With her significant and diverse experience in the medical device industry, Sharon brings extensive knowledge of the medical device development process to the MET centre. She has an in-depth understanding of design controls and risk management and has been involved in all aspects of the development process from concept development right through to design verification and validation and product launch.
Sharon is currently working on the development of an cardiovascular medical device under a commercialisation fund.

Fiona Malone

Fiona Malone

Fiona was awarded a Science Foundation Ireland/Dell Young Women in Engineering Scholarship to study biomedical engineering at the University of Limerick. She graduated in 2013 with a first class honours degree and was presented the George Berkeley medal for her Final Year Project in the Engineering & Mechanical Sciences Category of the 2014 Undergraduate Awards.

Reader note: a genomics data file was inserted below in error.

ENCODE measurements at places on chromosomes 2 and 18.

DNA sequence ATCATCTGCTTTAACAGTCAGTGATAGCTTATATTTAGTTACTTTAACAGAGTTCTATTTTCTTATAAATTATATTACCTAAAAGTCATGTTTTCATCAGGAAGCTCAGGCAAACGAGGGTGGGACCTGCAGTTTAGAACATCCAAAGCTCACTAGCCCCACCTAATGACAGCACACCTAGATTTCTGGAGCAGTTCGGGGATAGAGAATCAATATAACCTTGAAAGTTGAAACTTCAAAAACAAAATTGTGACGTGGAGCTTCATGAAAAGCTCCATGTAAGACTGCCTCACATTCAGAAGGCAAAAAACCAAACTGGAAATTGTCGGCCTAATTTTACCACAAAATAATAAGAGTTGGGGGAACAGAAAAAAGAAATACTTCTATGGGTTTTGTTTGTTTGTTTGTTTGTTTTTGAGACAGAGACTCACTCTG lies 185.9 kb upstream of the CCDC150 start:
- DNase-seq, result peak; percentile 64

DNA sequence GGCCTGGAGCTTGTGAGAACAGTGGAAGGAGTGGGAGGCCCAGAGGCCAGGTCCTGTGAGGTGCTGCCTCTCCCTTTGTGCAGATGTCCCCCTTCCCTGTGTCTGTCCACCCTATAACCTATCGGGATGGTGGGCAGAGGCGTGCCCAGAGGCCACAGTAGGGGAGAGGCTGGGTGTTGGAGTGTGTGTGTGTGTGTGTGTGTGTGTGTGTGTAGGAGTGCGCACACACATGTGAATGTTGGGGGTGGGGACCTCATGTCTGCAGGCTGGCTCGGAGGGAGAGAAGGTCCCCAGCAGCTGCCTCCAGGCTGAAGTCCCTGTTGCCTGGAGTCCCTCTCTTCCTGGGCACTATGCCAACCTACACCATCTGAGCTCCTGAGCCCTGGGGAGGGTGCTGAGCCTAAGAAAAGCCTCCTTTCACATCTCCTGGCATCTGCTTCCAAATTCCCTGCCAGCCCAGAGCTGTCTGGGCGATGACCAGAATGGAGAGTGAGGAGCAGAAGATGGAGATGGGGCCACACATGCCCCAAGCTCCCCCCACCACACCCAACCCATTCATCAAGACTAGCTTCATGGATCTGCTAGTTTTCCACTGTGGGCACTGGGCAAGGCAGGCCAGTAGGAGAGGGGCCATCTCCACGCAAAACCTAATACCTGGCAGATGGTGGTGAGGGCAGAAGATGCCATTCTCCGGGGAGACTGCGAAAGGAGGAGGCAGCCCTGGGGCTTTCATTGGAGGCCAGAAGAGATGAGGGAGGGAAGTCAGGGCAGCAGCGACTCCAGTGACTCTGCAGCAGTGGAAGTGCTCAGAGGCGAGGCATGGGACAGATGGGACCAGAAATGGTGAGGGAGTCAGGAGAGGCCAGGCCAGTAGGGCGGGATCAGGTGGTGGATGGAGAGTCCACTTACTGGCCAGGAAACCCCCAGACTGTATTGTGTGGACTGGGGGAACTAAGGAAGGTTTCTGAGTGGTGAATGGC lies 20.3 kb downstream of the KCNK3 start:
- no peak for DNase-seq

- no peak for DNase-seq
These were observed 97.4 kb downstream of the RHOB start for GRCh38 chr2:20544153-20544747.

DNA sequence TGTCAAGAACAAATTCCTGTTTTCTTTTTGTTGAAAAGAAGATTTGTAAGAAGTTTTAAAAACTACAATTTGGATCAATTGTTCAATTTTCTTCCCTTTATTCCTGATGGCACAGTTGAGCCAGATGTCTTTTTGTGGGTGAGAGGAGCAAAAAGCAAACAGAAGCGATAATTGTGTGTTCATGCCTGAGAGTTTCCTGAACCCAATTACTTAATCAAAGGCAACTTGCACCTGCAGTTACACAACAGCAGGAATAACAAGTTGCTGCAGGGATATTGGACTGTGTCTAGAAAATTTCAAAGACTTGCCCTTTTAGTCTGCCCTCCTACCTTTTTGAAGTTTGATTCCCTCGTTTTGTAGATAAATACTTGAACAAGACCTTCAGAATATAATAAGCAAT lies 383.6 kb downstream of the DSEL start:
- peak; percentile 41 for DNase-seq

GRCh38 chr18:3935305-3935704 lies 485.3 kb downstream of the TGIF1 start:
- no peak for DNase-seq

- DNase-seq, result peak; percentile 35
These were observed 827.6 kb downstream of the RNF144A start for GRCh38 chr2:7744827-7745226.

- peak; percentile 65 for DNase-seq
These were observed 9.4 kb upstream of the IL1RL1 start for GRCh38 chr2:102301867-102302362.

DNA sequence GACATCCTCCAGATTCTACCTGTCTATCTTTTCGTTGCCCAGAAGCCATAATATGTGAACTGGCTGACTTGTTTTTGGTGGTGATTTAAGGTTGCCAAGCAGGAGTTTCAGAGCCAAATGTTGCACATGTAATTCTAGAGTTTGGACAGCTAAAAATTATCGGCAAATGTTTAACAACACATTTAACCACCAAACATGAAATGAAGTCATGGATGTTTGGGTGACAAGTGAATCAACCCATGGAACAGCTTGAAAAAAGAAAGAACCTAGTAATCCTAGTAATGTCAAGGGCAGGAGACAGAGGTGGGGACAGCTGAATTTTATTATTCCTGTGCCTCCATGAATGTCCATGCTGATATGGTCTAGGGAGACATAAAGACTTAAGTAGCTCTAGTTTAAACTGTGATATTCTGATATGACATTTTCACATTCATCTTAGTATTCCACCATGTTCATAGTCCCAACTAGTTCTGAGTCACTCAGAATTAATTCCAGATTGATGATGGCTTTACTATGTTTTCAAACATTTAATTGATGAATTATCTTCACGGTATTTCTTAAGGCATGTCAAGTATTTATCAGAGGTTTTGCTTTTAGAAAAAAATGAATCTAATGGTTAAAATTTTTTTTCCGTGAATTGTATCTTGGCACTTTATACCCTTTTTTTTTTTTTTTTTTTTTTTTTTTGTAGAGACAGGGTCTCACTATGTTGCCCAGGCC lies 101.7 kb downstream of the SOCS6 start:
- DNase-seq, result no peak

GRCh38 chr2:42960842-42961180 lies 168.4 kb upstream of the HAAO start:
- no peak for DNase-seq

Fiona is currently completing her postgraduate studies in GMIT. Her PhD investigates the trajectory paths of blood clot analogues through ischaemic stroke patient vasculature. Fiona’s research won first prize in the New Researcher Category at the 20th Annual Conference of the Bioengineering Section of the Royal Academy of Medicine in Ireland. Fiona was the 2015 National Winner of Thesis in 3, a competition for Irish STEM research students to showcase their research in just 3 minutes using only 3 slides. She has also represented GMIT at other various science communication events such as ResearchFest and Soapbox Science and regularly features in research-based blogs and podcasts.

Fiona joined the GMIT lecturing staff in 2017 as a mathematics lecturer for the engineering and science departments. She is currently working as part of the MET team as a medical device R&D research fellow.